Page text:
This paper aims to develop generic strategies for improving energy consumption for location sensing on smartphones and compares the results of iOS and Android implementations. Mobile smartphone applications utilizing localization sensors (e.g. Global Positioning System) collectively face the problem of battery draining. Energy consumption is at a peak when applications permanently and stolidly use those sensors, even if their excessive exploitation is avoidable (e.g. when the user carrying the device is not moving).
Considering contextual parameters affecting localization of mobile devices (i.e. incorporating movement probability, speed, etc.) is the basic idea for developing a strategy capable of reducing energy consumption for location determination on mobile devices. This paper explains the paradigm and draws the architecture for a generic context-based energy saving strategy for mobile location-based services.
The paper reveals the positive implications in terms of energy consumption measured in the course of exhaustive tests for iOS and Android devices and discusses accuracy issues and potential workarounds, especially focusing on Apple’s M7 motion co-processor for consuming accelerometer data on a low energy level.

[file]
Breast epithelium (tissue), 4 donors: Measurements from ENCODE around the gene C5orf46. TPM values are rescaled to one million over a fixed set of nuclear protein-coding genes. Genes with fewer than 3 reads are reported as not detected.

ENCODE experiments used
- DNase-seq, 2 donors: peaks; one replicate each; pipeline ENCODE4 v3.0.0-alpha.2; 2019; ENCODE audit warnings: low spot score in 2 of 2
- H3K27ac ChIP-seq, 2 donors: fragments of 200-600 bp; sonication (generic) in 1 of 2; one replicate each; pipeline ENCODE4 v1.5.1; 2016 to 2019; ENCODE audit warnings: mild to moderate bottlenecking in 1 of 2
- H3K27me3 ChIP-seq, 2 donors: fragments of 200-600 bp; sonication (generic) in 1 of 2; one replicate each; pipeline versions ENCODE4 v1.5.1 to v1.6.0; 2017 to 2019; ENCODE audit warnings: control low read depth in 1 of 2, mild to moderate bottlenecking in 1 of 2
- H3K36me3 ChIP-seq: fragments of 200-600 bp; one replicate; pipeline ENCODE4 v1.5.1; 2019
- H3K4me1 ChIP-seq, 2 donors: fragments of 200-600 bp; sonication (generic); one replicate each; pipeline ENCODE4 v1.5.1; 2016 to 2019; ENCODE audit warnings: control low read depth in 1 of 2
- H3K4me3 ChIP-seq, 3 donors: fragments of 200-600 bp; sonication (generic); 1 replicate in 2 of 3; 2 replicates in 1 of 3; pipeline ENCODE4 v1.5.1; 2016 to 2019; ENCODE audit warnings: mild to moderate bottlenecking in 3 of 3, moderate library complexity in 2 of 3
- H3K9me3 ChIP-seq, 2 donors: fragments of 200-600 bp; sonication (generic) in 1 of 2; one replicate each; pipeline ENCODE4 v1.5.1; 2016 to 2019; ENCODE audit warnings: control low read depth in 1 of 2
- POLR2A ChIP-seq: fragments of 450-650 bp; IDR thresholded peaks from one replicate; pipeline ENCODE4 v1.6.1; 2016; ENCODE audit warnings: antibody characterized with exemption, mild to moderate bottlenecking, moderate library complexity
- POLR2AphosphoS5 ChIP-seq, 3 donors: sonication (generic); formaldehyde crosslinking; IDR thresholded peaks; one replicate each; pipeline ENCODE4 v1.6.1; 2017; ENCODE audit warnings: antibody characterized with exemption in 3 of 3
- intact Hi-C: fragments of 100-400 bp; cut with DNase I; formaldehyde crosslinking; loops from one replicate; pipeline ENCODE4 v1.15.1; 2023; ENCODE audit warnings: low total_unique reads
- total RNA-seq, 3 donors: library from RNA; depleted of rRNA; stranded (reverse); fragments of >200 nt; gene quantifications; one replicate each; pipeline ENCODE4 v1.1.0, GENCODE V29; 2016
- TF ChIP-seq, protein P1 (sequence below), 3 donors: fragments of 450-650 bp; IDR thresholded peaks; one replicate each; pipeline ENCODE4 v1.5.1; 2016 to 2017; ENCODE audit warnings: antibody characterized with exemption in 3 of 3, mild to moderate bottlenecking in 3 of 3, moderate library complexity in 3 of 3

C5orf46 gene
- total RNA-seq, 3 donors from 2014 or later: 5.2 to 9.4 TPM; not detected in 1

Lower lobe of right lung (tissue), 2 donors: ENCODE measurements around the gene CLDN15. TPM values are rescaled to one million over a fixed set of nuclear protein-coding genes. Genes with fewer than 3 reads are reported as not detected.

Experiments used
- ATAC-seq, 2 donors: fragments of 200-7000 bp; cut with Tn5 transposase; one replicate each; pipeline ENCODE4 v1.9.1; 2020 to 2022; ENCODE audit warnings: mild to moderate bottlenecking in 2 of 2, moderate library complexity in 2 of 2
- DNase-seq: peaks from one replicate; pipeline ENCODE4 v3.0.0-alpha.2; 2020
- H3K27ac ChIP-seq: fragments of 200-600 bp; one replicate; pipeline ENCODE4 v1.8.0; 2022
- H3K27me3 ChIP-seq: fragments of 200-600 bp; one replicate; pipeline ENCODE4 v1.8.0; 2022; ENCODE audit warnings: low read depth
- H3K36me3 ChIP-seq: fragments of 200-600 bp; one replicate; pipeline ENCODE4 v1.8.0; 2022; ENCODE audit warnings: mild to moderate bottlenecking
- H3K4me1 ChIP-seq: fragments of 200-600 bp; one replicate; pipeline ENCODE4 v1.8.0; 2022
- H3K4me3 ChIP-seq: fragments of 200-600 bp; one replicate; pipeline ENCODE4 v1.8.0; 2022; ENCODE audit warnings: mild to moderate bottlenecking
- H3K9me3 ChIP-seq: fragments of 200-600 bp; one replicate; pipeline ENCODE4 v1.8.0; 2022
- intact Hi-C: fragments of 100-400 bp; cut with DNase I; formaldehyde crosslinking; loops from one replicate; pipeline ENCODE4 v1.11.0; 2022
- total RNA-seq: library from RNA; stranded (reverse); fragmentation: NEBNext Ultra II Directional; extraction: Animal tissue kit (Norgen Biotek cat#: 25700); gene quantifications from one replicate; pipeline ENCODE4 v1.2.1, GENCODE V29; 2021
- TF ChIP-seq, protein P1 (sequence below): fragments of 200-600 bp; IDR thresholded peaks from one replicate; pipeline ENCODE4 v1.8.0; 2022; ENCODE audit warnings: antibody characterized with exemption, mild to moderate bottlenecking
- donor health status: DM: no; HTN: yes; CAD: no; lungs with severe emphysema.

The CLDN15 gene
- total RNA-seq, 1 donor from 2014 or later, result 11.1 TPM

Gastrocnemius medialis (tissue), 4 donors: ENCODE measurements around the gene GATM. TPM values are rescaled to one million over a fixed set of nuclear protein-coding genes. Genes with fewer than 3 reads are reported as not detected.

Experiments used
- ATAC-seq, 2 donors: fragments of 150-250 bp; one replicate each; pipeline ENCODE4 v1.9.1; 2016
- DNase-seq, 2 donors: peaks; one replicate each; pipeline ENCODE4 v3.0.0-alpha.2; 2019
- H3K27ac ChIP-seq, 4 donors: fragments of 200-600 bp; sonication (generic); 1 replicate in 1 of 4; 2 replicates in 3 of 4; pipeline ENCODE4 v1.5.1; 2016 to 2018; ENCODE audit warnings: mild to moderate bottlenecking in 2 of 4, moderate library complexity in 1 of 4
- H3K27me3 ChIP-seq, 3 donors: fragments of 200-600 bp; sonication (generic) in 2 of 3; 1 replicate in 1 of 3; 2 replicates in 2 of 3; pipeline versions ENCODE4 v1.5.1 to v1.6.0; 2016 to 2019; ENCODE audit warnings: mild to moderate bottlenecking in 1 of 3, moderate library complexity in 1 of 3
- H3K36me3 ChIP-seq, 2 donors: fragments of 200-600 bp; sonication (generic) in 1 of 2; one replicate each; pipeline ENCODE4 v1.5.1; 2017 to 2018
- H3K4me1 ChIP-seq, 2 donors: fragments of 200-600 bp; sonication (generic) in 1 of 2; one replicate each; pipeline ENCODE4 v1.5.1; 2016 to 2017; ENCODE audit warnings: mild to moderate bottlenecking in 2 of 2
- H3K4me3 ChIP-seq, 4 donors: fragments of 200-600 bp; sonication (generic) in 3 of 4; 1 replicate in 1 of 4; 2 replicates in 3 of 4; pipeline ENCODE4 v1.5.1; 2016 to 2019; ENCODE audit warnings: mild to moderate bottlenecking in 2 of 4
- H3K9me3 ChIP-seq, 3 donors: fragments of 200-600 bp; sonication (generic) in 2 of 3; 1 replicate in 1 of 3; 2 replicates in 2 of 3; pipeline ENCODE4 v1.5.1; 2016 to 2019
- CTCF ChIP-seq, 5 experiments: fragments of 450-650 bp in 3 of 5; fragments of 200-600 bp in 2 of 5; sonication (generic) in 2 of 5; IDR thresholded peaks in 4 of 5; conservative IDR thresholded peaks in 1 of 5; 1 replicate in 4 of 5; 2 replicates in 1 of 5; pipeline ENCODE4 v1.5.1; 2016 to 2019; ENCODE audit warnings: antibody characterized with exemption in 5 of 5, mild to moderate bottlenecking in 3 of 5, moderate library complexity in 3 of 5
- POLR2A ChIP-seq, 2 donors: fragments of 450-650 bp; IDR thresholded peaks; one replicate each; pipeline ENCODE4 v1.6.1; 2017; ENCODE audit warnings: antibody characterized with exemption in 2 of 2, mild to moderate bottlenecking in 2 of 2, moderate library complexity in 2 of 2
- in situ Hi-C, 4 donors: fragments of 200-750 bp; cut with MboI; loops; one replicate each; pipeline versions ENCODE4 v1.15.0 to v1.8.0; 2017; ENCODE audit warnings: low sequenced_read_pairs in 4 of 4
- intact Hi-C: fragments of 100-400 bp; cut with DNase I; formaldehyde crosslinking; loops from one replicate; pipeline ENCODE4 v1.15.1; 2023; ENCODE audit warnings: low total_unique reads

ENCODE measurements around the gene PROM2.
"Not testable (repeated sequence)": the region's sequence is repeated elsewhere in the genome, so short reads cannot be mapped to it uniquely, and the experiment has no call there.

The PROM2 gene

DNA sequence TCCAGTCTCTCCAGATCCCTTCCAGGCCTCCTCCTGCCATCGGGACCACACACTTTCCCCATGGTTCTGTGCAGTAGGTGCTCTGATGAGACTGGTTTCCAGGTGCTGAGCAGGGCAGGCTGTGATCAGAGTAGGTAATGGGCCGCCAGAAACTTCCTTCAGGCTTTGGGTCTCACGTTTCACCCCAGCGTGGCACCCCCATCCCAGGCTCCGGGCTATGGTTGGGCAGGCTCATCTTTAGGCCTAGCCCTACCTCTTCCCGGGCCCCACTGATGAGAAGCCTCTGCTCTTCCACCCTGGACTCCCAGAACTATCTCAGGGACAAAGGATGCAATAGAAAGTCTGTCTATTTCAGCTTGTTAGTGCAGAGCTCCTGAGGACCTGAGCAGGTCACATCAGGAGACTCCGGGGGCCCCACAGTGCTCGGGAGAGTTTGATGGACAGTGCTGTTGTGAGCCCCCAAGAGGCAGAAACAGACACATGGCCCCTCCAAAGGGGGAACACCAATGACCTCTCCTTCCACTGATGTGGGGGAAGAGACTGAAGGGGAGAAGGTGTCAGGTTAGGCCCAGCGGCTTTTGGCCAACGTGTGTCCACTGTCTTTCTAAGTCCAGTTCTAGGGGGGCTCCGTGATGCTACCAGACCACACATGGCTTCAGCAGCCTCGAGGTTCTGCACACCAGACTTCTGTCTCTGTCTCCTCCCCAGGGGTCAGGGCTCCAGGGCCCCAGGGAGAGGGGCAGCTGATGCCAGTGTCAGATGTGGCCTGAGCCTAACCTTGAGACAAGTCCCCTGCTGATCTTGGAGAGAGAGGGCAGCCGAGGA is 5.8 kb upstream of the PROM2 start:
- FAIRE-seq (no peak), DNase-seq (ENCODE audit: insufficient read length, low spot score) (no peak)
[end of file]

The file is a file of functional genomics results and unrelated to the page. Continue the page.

The paper identifies and measures energy issues for location determination on smartphones and presents a generic and heuristic concept for saving energy.
Narzt, W. (2015), "Power-saving localization techniques for mobile devices: A comparison between iOS and Android", International Journal of Pervasive Computing and Communications, Vol. 11 No. 1, pp. 102-126. https://doi.org/10.1108/IJPCC-01-2015-0001Download as .RIS
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